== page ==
We stabbed in a solid cam that we had custom ground to match as close to the hydraulic as
The second form of false motion is the better known problem of lifter "pump-up." The hydraulic lifter's plunger is continually under hydraulic pressure from the engine's oiling system. Under demanding circumstances such as high rpm, the valvetrain can partially unload. This unloading can occur during the onset of valve float, during spring surge, or with valve bounce on closing. Unloading can also occur when the effective spring load on the valvetrain is drastically diminished while the cam's lobe rotates over the nose at high rpm. The hydraulic lifter's plunger will quickly pump up any time the force of the oil acting on the hydraulic piston exceeds the force of the valvetrain on the lifter's plunger. This will cause the lifter to be temporarily overextended into a condition referred to as lifter "pump-up." The overextended lifter causes the valve to be held slightly off the seat when the camshaft is on its base circle, effectively hanging up the valves.
The aftermarket has developed some variations on the standard-issue hydraulic lifters. One of the first refinements was the introduction of anti-pump-up lifters. The concept is as simple as it is effective. In an anti-pump-up lifter, the light-duty retaining clip at the end of the hydraulic lifter's internal plunger travel is replaced with a heavier, more positive stop.
When used in conjunction with an adjustable valvetrain, an anti-pump-up lifter can be set so the internal plunger is at or near the top of its range of travel when the camshaft is on its base circle. When running, the anti-pump-up lifter is essentially adjusted so the piston is already pumped all the way up against the stop, eliminating the possibility of the plunger overextending. An adjustable valvetrain is, of course, required to utilize an anti-pump-up lifter as intended. Anti-pump-up lifters may also include changes to the lifter's valving or clearances to alter the bleed-down characteristics, although current theory holds that "stiffer" is better.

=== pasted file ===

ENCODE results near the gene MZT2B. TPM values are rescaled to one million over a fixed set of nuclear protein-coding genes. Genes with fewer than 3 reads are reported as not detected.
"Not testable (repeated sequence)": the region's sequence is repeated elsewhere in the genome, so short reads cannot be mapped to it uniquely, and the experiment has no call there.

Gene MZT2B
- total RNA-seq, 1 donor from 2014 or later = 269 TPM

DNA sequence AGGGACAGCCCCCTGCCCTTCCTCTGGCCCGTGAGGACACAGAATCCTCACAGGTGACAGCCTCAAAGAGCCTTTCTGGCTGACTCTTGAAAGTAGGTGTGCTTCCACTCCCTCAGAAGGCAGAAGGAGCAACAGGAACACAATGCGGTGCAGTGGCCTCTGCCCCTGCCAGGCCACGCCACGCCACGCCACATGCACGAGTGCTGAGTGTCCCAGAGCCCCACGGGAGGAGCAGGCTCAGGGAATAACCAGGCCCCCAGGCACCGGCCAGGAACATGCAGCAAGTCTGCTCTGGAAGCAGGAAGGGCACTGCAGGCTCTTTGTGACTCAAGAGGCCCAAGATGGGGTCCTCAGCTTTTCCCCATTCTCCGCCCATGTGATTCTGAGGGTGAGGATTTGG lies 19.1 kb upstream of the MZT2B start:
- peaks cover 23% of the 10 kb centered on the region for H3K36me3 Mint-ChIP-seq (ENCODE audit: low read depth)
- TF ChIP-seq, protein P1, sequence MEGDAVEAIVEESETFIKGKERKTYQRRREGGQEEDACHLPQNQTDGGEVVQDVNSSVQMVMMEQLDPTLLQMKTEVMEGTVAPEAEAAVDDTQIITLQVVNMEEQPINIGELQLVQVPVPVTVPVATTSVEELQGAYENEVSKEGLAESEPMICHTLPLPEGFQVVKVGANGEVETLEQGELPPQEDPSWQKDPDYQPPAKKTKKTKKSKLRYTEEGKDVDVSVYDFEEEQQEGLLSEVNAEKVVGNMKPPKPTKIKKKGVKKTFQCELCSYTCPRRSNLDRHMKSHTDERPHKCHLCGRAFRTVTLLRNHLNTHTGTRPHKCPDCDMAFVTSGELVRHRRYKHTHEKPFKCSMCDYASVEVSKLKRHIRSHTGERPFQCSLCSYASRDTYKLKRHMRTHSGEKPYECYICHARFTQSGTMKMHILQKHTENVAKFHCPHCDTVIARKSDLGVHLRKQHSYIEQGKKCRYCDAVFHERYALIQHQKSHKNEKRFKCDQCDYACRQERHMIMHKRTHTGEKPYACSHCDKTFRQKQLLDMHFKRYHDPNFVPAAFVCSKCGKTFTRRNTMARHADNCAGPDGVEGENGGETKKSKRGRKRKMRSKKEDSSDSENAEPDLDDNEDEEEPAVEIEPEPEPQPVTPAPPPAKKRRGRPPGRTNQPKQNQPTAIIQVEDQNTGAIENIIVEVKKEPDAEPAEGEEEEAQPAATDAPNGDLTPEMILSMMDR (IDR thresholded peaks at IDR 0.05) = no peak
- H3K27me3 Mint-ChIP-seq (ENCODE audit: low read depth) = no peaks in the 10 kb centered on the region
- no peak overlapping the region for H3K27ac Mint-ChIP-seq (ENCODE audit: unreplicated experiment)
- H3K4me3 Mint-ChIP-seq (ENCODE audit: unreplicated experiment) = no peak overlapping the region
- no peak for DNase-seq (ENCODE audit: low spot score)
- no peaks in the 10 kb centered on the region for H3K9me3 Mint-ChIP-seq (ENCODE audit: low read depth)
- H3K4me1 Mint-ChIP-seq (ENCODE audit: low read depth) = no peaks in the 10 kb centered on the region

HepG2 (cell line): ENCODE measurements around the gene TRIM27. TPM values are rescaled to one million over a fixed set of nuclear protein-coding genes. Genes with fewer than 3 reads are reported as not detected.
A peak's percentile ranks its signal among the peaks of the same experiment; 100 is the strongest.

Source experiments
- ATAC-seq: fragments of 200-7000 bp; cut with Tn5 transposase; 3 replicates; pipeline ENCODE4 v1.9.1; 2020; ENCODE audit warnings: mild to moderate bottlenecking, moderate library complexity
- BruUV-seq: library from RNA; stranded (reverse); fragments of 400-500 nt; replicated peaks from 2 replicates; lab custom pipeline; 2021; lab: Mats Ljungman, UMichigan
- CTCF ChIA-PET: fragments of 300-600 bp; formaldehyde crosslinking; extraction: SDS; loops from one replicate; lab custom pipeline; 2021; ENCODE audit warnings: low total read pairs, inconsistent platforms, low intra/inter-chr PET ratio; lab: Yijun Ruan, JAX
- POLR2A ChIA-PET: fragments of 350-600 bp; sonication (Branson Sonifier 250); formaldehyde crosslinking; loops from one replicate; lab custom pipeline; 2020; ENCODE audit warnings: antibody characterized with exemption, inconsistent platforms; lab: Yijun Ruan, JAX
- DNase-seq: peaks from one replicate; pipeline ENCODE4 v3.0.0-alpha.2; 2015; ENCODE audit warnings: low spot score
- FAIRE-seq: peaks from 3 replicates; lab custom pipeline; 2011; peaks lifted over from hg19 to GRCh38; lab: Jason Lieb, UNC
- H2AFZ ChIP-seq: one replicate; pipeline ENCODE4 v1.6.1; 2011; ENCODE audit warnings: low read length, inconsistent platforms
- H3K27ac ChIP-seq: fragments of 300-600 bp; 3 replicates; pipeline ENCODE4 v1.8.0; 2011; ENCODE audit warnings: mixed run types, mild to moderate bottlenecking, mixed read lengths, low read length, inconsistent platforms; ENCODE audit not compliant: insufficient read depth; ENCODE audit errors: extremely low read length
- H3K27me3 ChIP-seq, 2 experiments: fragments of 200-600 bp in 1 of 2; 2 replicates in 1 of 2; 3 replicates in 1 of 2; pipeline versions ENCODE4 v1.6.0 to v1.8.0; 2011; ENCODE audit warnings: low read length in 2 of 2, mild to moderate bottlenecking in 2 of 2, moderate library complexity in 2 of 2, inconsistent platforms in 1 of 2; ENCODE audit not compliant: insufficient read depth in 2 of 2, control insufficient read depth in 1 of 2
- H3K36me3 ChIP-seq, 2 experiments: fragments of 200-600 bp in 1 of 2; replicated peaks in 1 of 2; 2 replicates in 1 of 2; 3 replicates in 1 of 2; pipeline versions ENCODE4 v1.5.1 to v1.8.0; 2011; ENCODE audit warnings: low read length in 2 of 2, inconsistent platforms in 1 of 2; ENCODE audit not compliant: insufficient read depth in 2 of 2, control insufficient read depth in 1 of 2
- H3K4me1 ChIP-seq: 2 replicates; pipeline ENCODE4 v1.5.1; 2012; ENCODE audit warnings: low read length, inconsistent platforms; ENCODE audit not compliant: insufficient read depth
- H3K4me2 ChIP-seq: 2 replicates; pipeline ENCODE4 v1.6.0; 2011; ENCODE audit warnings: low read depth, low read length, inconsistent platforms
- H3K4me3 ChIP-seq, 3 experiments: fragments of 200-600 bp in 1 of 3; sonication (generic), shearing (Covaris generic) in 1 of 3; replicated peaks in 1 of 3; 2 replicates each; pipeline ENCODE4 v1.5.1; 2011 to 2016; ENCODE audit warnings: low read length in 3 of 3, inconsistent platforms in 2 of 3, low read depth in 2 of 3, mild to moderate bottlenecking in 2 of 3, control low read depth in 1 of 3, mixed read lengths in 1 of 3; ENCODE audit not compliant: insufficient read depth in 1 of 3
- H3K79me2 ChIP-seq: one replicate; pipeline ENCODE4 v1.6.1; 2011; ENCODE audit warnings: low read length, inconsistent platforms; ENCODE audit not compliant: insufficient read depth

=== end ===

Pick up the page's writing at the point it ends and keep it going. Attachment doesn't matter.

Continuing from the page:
At what point can instability with a hydraulic lifter begin to hinder performance? The answer, unfortunately, is combination specific. Valvetrain weight and geometry, pushrod deflection, preload adjustment, spring load, and the cam profile's smoothness and intensity are some of the factors, along with rpm, that can upset a hydraulic lifter's ability to maintain valve control. Even oil viscosity and temperature have been reported to make a difference.
Though there are too many variables to pinpoint the rpm capability of a hydraulic-lifter camshaft, extensive experience in the use of hydraulic cams can suggest basic guidelines. Depending upon the camshaft/valvetrain/spring combination, standard hydraulic lifters can operate effectively in the 5,500-6,000-rpm range. Typically, anti-pump-up lifters can raise the rpm potential by 500-1,000 rpm more. Certainly, some have far exceeded these numbers, while other combinations experience problems at even more conservative levels.
The most time-consuming part of changing the cam in a 440 was getting the damper off. The
Solid lifters are as the name implies-solid. There is no internal mechanism to take up clearance, and in fact, they require clearance to operate properly. This clearance is called the valve lash. Why, you may ask, is lash required? As the cam comes around to the base circle, the lifter must unload the valvetrain and allow the valve to close. Theoretically, this occurs at zero lash, but some additional clearance is needed to give the solid-lifter valvetrain a little wiggle room to compensate for dimensional changes due to heat expansion.
The real beauty of a solid-lifter setup is in its simplicity. Essentially, it's a machined chunk of steel with no moving parts. There's nothing to foul up the valvetrain operation. Set up correctly, a solid is about as reliable as a brick, because it is about as complicated as one. Sometimes simplicity is a tough attribute to beat.